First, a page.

There has been a discussion going on elsewhere about using protocol buffers for bitcoin. To summarise the advantages:
-> Small encoding
-> Very fast
-> Implementations in loads of languages (So writing new clients become a lot simpler)
-> Forwards compatible (indeed, this is most of the point of protocol buffers)
-> Extremely simpleto use in code
So initially I would suggest storing the wallet file using protocol buffers, this isn’t a breaking change and immediately makes the wallet file easier for other programs to parse. Eventually I would hope that bitcoin could use protocol buffers for networking.
Some people have been suggesting that protocol buffers might be larger than the custom written packet layout. I suspect that actually it would be *smaller* due to some of the clever encoding used in protocol buffers. To resolve this, I think a test is in order, I shall encode a wallet file/network packet using protocol buffers and compare the size the packets in the current scheme. However, I have no idea what’s in a packet, what data is stored in a packet, and in what format?
The reason I didn’t use protocol buffers or boost serialization is because they looked too complex to make absolutely airtight and secure. Their code is too large to read and be sure that there’s no way to form an input that would do something unexpected.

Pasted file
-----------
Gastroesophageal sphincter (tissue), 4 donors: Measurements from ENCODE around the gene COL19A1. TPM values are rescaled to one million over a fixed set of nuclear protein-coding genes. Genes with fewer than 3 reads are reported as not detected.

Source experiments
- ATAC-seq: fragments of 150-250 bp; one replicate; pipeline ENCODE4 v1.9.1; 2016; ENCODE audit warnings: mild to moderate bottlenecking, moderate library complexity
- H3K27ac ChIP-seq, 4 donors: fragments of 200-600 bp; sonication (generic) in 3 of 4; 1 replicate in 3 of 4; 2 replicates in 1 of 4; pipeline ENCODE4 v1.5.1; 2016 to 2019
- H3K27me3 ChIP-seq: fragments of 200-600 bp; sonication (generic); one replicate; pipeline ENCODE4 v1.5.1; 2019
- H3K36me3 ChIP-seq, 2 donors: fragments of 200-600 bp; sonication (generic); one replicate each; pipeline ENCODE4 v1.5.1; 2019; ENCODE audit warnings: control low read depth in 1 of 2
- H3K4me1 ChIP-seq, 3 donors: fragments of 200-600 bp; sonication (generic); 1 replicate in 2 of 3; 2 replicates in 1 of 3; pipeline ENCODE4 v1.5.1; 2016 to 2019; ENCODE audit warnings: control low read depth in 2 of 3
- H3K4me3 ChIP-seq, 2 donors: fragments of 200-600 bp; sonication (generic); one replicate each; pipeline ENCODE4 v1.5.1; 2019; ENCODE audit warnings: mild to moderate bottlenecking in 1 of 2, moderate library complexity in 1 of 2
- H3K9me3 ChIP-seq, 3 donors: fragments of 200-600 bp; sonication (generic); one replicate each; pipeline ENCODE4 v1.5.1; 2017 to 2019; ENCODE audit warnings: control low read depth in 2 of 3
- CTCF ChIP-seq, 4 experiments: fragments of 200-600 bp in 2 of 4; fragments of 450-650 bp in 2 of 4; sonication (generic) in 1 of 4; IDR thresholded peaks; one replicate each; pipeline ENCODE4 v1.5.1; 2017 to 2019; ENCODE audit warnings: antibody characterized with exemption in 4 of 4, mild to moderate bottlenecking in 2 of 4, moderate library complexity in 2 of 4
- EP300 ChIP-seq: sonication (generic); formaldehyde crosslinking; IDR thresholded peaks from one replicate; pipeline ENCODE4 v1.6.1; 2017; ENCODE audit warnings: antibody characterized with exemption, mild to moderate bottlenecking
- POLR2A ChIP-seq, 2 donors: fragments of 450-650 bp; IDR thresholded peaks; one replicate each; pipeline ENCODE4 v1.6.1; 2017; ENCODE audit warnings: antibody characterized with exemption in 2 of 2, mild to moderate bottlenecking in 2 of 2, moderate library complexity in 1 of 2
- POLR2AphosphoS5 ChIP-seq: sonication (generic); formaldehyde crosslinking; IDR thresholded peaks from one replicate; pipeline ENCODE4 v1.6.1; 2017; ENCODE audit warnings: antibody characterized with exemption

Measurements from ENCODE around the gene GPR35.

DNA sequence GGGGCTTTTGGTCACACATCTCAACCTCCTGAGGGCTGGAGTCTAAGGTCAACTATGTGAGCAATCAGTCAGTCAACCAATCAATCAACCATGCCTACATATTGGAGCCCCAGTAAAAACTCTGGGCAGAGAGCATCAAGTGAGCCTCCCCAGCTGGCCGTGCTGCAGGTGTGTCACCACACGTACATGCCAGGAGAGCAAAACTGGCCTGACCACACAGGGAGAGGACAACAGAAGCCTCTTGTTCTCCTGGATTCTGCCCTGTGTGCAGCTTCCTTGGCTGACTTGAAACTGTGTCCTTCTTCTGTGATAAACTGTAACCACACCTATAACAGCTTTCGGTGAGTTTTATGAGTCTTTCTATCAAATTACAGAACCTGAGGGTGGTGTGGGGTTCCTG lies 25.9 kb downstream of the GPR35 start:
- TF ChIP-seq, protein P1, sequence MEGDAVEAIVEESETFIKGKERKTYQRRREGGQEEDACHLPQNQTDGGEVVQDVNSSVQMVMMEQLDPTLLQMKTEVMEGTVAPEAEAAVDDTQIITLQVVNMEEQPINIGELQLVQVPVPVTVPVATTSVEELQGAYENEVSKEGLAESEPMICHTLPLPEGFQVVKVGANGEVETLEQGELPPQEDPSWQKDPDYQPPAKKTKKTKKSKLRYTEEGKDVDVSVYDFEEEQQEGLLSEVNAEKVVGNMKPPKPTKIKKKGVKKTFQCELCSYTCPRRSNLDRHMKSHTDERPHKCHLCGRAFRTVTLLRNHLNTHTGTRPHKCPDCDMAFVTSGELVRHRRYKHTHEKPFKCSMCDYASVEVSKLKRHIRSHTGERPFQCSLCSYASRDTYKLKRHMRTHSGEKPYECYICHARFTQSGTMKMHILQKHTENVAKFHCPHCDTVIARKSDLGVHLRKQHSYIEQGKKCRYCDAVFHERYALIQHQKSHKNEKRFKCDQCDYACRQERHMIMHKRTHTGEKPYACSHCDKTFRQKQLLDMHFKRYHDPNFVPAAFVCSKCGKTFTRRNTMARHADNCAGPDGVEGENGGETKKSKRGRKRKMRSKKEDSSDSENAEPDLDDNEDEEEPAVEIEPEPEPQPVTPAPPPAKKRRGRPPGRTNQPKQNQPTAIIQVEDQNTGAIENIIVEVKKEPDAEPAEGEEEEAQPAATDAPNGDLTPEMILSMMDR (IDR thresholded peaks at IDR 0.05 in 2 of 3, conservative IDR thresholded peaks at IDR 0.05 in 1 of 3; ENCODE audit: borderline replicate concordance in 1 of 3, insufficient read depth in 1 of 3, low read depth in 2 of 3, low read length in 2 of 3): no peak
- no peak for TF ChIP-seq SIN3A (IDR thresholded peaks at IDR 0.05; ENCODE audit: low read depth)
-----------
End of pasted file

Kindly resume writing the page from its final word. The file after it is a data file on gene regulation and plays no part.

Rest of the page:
I hate reinventing the wheel and only resorted to writing my own serialization routines reluctantly. The serialization format we have is as dead simple and flat as possible. There is no extra freedom in the way the input stream is formed. At each point, the next field in the data structure is expected. The only choices given are those that the receiver is expecting. There is versioning so upgrades are possible.
CAddress is about the only object with significant reserved space in it. (about 7 bytes for flags and 12 bytes for possible future IPv6 expansion)
The larger things we have like blocks and transactions can’t be optimized much more for size. The bulk of their data is hashes and keys and signatures, which are uncompressible. The serialization overhead is very small, usually 1 byte for size fields.
On Gavin’s idea about an existing P2P broadcast infrastructure, I doubt one exists. There are few P2P systems that only need broadcast. There are some libraries like Chord that try to provide a distributed hash table infrastructure, but that’s a huge difficult problem that we don’t need or want. Those libraries are also much harder to install than ourselves.
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